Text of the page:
Macau is Asia’s gambling capital, and the world at large in fact. Testament to this is that the Macau government gets more than 80% taxes from gambling revenue, which is causing its fair amount of problems. Last year (2014), Macau produced seven times more revenue than the Las Vegas Strip, which totalled $44 billion.
But gambling revenue in the city is plummeting, so to counter this trend, China is attempting to turn the world’s casino capital into a Las Vegas, by becoming an entertainment hub where the economy isn’t propped up by gambling alone. In Vegas, gambling accounts for only a third of the casino resorts’ revenue.
Las Vegas Strip revenue from non-gambling activity
stands at 63%, while Macau’s revenue from such activity stands at 7%. The difference is evidently colossal. In contrast Singapore’s revenue from non-gambling activity is 24%.
But money in Macau is notoriously grubby, last year China started to crackdown on corruption and money-laundering in Macau - which owes to the plummeting revenue its facing.
So when you’re in the gambling
capital of the world, and you win big, where should you eat? We took a look at three of the city’s top restaurants to fill your face with excellent grub.
Zi Yat Heen
If you want some Michelin-starred nosh, the Zi Yat Heen at the Four Seasons Hotel has two. Here they offer traditional Cantonese cuisine, and sport an impressive floor-to-ceiling wine cellar, with an expansive selection from wines around the world.
A selection of savoury dishes clearly cooked with fresh and exquisite ingredients, they have plenty of fresh seafood and the traditional dishes you’d expect. They also offer private dining rooms which is perfect for business or pleasure.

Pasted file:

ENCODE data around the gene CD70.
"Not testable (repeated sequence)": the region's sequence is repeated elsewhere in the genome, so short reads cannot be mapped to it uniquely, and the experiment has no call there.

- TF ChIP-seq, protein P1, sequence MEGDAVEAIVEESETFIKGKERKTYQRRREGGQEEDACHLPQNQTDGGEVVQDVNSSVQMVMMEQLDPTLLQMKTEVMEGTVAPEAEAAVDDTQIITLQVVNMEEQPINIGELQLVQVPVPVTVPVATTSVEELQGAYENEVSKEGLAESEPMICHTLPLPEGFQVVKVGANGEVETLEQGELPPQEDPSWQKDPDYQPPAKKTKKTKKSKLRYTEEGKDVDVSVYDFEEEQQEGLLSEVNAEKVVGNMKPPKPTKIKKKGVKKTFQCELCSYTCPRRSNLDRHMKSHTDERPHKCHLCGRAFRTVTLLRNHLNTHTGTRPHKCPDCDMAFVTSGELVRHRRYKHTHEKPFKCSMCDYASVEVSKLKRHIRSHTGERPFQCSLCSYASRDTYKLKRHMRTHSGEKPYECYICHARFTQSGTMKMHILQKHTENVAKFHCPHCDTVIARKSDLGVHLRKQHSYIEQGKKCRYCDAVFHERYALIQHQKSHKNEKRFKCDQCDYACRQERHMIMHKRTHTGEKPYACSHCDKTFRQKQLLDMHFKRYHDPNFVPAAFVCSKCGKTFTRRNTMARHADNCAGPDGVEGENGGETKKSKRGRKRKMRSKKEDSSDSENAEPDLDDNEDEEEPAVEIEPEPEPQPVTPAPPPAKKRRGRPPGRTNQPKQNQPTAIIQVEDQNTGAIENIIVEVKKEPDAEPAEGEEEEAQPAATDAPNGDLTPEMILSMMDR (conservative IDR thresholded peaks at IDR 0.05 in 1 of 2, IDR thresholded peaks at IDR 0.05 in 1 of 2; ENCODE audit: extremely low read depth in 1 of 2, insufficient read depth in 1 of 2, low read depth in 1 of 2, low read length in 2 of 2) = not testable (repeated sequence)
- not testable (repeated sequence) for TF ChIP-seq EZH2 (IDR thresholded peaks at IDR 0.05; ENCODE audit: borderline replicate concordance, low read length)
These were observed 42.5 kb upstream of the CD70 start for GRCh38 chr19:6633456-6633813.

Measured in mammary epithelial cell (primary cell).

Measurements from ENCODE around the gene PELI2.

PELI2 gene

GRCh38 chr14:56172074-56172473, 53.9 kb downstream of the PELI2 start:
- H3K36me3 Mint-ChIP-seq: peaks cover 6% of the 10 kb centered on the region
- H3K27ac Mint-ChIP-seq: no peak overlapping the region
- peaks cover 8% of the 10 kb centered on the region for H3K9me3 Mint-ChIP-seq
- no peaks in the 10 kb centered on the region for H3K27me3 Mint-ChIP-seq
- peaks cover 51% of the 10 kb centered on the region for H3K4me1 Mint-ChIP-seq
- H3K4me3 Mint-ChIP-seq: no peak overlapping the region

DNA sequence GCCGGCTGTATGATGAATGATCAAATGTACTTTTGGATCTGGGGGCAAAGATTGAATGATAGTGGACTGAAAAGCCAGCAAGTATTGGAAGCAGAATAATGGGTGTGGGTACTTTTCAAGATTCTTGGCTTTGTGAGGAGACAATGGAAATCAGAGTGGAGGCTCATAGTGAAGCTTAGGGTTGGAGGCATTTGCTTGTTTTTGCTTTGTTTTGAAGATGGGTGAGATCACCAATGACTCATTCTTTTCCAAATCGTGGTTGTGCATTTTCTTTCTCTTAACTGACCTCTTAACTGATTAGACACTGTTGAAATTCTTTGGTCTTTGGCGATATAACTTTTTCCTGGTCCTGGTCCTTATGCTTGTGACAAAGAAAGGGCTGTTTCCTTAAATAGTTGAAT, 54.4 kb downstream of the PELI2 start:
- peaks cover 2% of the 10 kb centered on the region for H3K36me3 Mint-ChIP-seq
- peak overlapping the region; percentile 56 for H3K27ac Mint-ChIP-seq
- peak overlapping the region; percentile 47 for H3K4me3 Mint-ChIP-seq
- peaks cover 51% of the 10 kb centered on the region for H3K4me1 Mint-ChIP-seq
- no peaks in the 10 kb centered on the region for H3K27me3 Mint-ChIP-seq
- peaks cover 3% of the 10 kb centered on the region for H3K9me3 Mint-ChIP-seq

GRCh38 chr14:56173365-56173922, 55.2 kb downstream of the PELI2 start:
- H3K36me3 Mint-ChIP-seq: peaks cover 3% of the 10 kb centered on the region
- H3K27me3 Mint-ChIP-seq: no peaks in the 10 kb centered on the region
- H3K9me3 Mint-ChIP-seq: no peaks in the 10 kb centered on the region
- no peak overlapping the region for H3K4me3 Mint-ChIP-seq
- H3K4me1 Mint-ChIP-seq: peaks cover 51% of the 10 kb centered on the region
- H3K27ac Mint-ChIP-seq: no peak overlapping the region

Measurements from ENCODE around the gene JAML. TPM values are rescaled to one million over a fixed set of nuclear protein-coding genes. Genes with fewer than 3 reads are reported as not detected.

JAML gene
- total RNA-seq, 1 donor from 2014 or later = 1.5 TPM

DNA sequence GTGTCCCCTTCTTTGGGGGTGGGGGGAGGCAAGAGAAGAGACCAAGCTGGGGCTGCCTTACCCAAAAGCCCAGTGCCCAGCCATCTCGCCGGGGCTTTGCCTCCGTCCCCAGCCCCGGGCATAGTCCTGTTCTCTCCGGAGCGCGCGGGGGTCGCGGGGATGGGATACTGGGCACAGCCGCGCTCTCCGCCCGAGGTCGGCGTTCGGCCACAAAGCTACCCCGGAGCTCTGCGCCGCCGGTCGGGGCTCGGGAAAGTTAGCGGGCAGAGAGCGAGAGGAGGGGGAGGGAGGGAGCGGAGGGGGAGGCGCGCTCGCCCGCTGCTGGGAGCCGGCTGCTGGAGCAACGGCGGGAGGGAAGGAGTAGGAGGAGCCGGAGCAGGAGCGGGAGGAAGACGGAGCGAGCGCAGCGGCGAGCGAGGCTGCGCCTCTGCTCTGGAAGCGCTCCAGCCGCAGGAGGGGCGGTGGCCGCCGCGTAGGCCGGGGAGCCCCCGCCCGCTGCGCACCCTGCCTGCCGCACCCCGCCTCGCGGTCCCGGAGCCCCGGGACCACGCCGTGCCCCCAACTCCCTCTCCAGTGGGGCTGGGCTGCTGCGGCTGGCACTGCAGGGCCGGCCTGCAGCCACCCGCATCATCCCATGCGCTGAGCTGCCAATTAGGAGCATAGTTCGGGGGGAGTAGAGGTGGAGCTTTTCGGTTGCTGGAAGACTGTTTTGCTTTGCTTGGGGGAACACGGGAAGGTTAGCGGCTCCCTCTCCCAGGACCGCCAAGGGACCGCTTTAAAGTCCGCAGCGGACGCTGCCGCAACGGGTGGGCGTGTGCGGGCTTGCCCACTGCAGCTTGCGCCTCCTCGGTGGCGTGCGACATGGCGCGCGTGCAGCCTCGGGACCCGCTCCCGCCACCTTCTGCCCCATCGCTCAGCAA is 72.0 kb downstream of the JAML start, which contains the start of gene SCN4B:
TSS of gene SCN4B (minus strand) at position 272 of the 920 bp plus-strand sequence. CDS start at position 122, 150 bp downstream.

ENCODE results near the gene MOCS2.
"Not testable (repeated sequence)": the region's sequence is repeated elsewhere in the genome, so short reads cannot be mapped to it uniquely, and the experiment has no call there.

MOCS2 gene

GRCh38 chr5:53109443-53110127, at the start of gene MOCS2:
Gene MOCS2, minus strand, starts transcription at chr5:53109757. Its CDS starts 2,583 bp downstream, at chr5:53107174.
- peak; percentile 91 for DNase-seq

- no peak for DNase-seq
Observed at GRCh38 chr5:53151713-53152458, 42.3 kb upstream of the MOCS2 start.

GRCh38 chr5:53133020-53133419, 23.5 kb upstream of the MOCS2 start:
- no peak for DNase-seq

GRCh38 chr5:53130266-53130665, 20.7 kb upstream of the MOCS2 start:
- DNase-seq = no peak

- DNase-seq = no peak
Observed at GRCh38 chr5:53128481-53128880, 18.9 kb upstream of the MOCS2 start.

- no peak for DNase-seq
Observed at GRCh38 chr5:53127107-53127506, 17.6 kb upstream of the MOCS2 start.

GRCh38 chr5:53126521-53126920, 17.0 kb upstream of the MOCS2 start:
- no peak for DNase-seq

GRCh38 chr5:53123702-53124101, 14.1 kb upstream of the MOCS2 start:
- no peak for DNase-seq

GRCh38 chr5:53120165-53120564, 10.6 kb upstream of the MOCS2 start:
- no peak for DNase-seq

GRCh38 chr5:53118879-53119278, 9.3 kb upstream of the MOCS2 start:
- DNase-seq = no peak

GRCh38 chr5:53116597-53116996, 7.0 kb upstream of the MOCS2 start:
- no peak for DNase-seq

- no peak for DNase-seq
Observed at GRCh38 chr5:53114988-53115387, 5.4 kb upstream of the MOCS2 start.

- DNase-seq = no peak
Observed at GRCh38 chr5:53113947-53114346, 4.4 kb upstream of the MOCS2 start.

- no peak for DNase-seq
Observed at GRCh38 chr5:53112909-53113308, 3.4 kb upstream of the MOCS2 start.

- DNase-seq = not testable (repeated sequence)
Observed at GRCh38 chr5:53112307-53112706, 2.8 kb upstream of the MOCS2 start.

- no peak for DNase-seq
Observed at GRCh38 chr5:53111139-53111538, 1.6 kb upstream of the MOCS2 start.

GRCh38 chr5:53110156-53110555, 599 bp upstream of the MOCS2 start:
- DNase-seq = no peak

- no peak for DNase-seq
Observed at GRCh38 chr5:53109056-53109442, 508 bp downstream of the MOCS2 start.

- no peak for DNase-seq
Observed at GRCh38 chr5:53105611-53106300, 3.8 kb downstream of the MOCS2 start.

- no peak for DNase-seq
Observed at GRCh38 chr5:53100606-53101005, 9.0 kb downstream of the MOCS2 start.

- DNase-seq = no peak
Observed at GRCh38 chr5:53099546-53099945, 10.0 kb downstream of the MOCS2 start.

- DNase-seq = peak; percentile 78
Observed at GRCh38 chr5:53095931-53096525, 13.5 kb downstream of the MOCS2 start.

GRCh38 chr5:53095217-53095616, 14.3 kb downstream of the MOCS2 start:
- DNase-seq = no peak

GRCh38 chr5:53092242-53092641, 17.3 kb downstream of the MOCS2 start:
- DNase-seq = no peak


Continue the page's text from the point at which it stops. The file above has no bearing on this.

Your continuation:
In the City of Dreams is the impressive Jade Dragon, which has an equally impressive private lift from the Crown Towers hotel to private rooms in the restaurant. Perfect if your ex wife is in the main room (bad joke).
It’s simple but classy décor with impressive shapes and relaxing curves, open kitchens, and long pane windows overlooking abundant greenery makes fr a great environment. On top of this there’s the fantastic barbecued Iberico pork, or grilled goose over lychee wood. The dessert menu matches the mains, which is always a relief.
The Tasting Room
If you fancy heading back to Europe’s culinary delights, then Chef Guillaume Galliot will help you do just that, with his delicious contemporary dishes at The Tasting Room, in the City of Dreams.
Galliot puts emphasis on using seasonal ingredients and the presentation is quite something. They have a well-reported signature onion soup with a scoop of (far more delicious than it sounds) onion ice cream. The summer meat menu offers some quite unusual meats, including pigeon, roasted veal chop and Kobe beef.
They also have an excellent sommelier who is on hand to make recommendations from their rather large wine list.
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